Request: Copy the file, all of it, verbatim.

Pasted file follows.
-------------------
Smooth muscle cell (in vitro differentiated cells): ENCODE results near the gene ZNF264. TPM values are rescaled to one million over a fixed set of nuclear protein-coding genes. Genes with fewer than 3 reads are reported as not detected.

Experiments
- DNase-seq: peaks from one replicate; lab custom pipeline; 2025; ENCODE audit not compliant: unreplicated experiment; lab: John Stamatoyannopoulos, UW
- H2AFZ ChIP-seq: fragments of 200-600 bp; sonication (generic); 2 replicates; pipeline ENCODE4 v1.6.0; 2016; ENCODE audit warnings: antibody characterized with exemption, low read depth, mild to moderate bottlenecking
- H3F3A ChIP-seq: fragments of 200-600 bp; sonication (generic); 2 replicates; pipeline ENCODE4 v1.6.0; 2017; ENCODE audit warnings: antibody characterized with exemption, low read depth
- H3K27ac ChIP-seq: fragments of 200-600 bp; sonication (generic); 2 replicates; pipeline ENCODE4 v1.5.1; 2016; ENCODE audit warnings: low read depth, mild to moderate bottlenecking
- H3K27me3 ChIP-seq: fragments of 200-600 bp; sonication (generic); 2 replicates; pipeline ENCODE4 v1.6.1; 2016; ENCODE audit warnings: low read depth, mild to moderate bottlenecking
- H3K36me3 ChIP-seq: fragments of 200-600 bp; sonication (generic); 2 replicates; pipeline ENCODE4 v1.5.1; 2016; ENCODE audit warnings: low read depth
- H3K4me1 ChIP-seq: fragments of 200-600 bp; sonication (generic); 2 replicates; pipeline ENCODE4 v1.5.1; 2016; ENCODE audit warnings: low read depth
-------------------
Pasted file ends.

Smooth muscle cell (in vitro differentiated cells): ENCODE results near the gene ZNF264. TPM values are rescaled to one million over a fixed set of nuclear protein-coding genes. Genes with fewer than 3 reads are reported as not detected.

Experiments
- DNase-seq: peaks from one replicate; lab custom pipeline; 2025; ENCODE audit not compliant: unreplicated experiment; lab: John Stamatoyannopoulos, UW
- H2AFZ ChIP-seq: fragments of 200-600 bp; sonication (generic); 2 replicates; pipeline ENCODE4 v1.6.0; 2016; ENCODE audit warnings: antibody characterized with exemption, low read depth, mild to moderate bottlenecking
- H3F3A ChIP-seq: fragments of 200-600 bp; sonication (generic); 2 replicates; pipeline ENCODE4 v1.6.0; 2017; ENCODE audit warnings: antibody characterized with exemption, low read depth
- H3K27ac ChIP-seq: fragments of 200-600 bp; sonication (generic); 2 replicates; pipeline ENCODE4 v1.5.1; 2016; ENCODE audit warnings: low read depth, mild to moderate bottlenecking
- H3K27me3 ChIP-seq: fragments of 200-600 bp; sonication (generic); 2 replicates; pipeline ENCODE4 v1.6.1; 2016; ENCODE audit warnings: low read depth, mild to moderate bottlenecking
- H3K36me3 ChIP-seq: fragments of 200-600 bp; sonication (generic); 2 replicates; pipeline ENCODE4 v1.5.1; 2016; ENCODE audit warnings: low read depth
- H3K4me1 ChIP-seq: fragments of 200-600 bp; sonication (generic); 2 replicates; pipeline ENCODE4 v1.5.1; 2016; ENCODE audit warnings: low read depth